banking and insurance company based in Belgium but active across much of Europe, had
received 11.2 billion ($8.2 billion) from the governments of the Netherlands, Belgium and
Luxembourg. On October 3, the Dutch government seized its Dutch operations and on October 5,
the Belgian government helped to arrange for BNP-Paribas, the French bank, to take over what
was left of the company.
October 3. U.S. House of Representatives passes 110th Congress bill H.R. 1424, Financial
Institutions Rescue bill, clearing it for Presidential signing or veto. President signs bill into law,
P.L. 110-343, the Emergency Economic Stabilization Act of 2008, sometimes referred to as the
Troubled Assets Relief Program, TARP. The new bill’s title includes its purpose:
“A bill to provide authority for the Federal Government to purchase and insure certain types of
troubled assets for the purposes of providing stability to and preventing disruption in the economy
and financial system and protecting taxpayers ... ”
October 3. Britain’s Financial Services Authority said it had raised the amount guaranteed in
savings accounts to £50,000 ($88,390) from £35,000. Greece also stated that it would guarantee
savings accounts regardless of the amount.
October 3. Wells Fargo Bank announced a takeover of Wachovia Corp, the fourth-largest U.S.
bank. (Previously, Citibank had agreed to take over Wachovia.)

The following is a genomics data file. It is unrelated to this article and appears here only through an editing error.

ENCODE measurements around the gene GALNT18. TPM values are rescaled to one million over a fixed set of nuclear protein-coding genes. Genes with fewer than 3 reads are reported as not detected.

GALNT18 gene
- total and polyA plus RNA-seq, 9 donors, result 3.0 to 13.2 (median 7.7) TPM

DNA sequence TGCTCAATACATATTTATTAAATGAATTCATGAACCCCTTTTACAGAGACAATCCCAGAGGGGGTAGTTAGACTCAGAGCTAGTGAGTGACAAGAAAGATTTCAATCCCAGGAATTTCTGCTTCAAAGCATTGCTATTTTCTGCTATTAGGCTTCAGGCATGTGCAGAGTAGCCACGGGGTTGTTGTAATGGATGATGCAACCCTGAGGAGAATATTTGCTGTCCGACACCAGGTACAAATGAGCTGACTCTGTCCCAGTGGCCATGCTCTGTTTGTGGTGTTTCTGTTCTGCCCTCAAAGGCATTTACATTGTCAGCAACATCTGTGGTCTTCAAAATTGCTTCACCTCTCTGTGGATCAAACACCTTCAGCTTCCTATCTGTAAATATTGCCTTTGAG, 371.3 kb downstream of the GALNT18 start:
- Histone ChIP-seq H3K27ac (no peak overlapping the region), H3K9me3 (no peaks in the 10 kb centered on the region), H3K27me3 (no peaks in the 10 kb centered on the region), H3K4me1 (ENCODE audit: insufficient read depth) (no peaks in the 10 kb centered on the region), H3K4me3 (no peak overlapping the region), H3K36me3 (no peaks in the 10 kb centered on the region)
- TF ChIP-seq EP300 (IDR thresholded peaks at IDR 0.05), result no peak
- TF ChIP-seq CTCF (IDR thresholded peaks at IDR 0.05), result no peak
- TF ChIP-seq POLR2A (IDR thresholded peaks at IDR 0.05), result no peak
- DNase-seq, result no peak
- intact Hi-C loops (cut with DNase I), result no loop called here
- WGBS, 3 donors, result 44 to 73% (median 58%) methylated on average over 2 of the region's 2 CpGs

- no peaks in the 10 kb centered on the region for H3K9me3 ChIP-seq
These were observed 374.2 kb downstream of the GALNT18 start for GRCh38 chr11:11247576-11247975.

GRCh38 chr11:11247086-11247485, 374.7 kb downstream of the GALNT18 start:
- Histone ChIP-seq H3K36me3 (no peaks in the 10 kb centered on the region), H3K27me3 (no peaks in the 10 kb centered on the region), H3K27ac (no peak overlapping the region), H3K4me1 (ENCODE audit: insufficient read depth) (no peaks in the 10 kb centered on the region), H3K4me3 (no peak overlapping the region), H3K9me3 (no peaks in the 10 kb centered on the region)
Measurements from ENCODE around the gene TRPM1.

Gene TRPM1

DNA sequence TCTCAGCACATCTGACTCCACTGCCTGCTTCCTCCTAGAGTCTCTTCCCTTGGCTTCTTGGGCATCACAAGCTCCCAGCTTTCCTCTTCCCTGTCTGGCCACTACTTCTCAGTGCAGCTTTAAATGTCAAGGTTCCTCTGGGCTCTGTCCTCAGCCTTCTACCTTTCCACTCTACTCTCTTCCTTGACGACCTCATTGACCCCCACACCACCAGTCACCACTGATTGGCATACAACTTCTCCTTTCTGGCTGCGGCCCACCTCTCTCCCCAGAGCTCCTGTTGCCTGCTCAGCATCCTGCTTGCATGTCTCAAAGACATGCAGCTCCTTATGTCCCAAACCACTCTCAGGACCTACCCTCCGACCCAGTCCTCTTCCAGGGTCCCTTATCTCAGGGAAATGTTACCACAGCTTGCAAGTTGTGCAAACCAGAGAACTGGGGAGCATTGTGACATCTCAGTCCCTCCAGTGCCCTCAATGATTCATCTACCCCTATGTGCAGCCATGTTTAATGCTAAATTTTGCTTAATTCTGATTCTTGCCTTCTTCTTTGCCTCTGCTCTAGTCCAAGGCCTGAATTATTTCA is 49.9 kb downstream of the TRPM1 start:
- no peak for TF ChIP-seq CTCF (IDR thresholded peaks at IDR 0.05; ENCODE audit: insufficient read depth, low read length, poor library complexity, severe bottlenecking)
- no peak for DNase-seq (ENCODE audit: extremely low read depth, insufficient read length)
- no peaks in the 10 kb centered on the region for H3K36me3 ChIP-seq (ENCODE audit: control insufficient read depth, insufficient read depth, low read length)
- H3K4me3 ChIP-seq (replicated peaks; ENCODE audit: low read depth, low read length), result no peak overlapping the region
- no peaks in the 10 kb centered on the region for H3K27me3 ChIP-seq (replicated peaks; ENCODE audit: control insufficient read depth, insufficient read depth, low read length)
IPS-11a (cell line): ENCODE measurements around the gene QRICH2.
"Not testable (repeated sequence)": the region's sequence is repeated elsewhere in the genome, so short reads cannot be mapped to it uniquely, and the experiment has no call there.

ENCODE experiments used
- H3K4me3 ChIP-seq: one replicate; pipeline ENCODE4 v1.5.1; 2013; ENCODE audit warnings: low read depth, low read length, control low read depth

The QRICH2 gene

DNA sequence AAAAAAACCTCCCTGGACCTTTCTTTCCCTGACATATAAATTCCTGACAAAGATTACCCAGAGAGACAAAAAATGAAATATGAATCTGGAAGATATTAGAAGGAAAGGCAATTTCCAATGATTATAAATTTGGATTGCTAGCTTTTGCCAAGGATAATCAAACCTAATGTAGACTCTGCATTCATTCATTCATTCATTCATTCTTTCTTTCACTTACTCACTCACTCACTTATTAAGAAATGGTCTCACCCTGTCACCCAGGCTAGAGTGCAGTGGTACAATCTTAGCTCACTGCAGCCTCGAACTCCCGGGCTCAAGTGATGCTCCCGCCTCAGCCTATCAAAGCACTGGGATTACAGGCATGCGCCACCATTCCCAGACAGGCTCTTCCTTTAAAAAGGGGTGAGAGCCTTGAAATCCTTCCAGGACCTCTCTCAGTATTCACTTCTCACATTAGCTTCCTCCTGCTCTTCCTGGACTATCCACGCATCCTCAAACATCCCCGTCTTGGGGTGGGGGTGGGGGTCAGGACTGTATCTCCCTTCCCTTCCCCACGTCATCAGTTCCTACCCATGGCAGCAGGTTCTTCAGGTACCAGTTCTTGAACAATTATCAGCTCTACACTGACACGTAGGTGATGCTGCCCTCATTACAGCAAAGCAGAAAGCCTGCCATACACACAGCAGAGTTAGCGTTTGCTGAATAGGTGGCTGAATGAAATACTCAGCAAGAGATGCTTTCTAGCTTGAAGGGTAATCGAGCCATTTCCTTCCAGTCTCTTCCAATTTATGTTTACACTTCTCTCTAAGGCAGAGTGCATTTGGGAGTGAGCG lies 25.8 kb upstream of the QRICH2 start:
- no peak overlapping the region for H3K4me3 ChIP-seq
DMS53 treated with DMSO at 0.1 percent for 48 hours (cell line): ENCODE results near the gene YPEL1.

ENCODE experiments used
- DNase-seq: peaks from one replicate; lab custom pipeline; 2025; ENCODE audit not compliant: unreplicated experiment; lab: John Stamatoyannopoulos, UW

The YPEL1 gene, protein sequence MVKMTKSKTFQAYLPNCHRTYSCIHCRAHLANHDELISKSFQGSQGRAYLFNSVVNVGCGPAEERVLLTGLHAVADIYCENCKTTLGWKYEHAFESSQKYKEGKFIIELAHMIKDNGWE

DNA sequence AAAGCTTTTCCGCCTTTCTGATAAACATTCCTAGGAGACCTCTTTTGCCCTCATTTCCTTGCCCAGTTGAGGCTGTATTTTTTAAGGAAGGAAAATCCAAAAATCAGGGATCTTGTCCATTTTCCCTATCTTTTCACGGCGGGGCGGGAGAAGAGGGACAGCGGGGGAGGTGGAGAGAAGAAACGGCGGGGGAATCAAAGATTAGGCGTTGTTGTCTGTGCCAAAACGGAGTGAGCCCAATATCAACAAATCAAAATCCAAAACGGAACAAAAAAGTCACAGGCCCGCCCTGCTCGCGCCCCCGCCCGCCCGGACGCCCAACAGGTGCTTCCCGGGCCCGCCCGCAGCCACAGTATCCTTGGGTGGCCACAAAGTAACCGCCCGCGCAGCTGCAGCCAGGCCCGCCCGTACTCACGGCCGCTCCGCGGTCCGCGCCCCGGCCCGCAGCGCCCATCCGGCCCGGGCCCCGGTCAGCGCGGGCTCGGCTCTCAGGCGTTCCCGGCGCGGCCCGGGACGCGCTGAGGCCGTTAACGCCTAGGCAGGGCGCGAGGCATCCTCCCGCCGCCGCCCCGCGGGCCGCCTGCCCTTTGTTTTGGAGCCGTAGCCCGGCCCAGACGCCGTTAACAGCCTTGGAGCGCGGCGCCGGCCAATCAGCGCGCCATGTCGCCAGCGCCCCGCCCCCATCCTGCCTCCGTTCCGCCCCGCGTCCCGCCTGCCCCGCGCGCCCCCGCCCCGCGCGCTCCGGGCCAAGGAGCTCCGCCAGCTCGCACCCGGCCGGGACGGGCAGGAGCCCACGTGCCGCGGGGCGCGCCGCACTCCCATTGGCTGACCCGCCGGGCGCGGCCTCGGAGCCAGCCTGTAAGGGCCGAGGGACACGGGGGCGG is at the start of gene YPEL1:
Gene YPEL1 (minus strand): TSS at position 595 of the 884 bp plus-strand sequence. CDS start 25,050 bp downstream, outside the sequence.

October 1. U.S. Senate passed H.R. 1424, amended, Financial Institutions Rescue bill.
September/October. On September 30, Iceland’s government took a 75% share of Glitnir,
Iceland’s third-largest bank, by injecting 600 million ($850 million) into the bank. The following
week, it took control of Landsbanki and soon after placed Iceland’s largest bank, Kaupthing,
into receivership as well.
September 26. Washington Mutual became the largest thrift failure with $307 billion in assets.
JPMorgan Chase agreed to pay $1.9 billion for the banking operations but did not take
ownership of the holding company.
September 22. Ireland increased the statutory limit for the deposit guarantee scheme for banks
and building societies from 20,000 ($26,000) to 100,000 ($130,000) per depositor per
September 21. The Federal Reserve approved the transformation of Goldman Sachs and
Morgan Stanley into bank holding companies from investment banks in order to increase
oversight and allow them to access the Federal Reserve’s discount (loan) window.
September 18. Treasury Secretary Paulson announced a $700 billion economic stabilization
proposal that would allow the government to buy toxic assets from the nation’s biggest banks, a
move aimed at shoring up balance sheets and restoring confidence within the financial system. An
amended bill to accomplish this was passed by Congress on October 3.
September 16. The Federal Reserve came to the assistance of American International Group,
AIG, an insurance giant on the verge of failure because of its exposure to exotic securities known
as credit default swaps, in an $85 billion deal (later increased to $123 billion).
September 15. Lehman Brothers bankruptcy at $639 billion is the largest in the history of the
September 14. Bank of America said it will buy Merrill Lynch for $50 billion.
September 7. U.S. Treasury announced that it was taking over Fannie Mae and Freddie Mac,
two government-sponsored enterprises that bought securitized mortgage debt.
August 12. According to Bloomberg, losses at the top 100 banks in the world from the U.S.